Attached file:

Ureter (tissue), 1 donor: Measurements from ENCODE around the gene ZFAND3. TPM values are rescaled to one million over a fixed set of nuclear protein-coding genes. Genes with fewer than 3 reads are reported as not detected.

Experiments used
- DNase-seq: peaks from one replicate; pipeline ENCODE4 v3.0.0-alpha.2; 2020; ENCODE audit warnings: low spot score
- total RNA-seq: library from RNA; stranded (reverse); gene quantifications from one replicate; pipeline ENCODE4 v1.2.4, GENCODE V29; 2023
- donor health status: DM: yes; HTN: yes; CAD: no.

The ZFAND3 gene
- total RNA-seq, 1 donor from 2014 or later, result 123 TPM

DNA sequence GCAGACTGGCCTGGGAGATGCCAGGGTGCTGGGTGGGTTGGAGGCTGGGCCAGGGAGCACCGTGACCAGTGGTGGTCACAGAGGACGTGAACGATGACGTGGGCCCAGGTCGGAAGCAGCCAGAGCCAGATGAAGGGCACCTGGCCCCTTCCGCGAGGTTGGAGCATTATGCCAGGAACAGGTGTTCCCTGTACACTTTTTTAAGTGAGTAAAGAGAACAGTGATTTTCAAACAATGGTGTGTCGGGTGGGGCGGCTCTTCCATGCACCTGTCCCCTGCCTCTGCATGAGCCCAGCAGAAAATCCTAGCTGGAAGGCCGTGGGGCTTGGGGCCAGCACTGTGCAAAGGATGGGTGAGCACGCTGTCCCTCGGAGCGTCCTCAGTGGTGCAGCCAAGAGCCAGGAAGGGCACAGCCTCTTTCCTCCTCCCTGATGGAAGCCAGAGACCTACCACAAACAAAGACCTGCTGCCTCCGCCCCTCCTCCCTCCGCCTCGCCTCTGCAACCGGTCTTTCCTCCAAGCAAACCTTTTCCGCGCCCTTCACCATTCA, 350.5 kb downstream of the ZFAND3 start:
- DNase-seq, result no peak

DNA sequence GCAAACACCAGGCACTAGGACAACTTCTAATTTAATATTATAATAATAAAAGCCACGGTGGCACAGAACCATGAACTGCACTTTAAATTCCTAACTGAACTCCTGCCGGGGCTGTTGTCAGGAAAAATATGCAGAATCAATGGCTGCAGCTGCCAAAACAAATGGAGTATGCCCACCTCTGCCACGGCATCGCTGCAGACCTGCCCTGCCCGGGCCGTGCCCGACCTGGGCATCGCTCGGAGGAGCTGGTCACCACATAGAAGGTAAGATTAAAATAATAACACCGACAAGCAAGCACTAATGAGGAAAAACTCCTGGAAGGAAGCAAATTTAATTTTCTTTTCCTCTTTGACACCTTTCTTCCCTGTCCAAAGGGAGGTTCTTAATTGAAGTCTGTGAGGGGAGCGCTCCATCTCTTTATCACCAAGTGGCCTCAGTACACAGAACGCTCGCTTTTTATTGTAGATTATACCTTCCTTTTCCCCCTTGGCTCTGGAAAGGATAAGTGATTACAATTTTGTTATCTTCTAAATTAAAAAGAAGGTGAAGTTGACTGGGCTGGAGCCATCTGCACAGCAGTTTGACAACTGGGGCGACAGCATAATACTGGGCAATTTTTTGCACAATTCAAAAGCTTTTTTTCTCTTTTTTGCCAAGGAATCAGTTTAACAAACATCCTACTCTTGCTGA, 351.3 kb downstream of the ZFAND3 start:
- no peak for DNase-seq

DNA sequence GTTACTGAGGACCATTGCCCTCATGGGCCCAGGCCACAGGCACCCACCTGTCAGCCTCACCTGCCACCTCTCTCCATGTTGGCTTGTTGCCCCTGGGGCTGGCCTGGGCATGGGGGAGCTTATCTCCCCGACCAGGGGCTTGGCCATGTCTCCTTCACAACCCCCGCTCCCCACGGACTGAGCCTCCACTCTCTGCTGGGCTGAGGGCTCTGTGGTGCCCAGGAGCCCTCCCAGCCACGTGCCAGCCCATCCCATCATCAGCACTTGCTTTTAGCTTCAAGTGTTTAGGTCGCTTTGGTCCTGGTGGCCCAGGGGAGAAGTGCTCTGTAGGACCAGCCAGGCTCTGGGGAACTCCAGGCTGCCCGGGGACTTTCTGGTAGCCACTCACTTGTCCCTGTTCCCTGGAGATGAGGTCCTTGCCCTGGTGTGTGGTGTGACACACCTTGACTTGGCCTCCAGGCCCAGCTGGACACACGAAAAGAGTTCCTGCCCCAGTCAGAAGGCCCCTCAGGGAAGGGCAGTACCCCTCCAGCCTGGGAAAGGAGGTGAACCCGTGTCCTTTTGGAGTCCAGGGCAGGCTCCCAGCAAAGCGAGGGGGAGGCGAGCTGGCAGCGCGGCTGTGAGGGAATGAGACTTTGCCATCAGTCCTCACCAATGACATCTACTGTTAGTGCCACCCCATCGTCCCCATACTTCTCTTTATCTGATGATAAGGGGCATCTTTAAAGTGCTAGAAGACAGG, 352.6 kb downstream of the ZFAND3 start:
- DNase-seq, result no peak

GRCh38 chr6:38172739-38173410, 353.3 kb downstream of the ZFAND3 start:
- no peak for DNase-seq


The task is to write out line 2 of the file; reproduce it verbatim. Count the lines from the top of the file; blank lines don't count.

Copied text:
Experiments used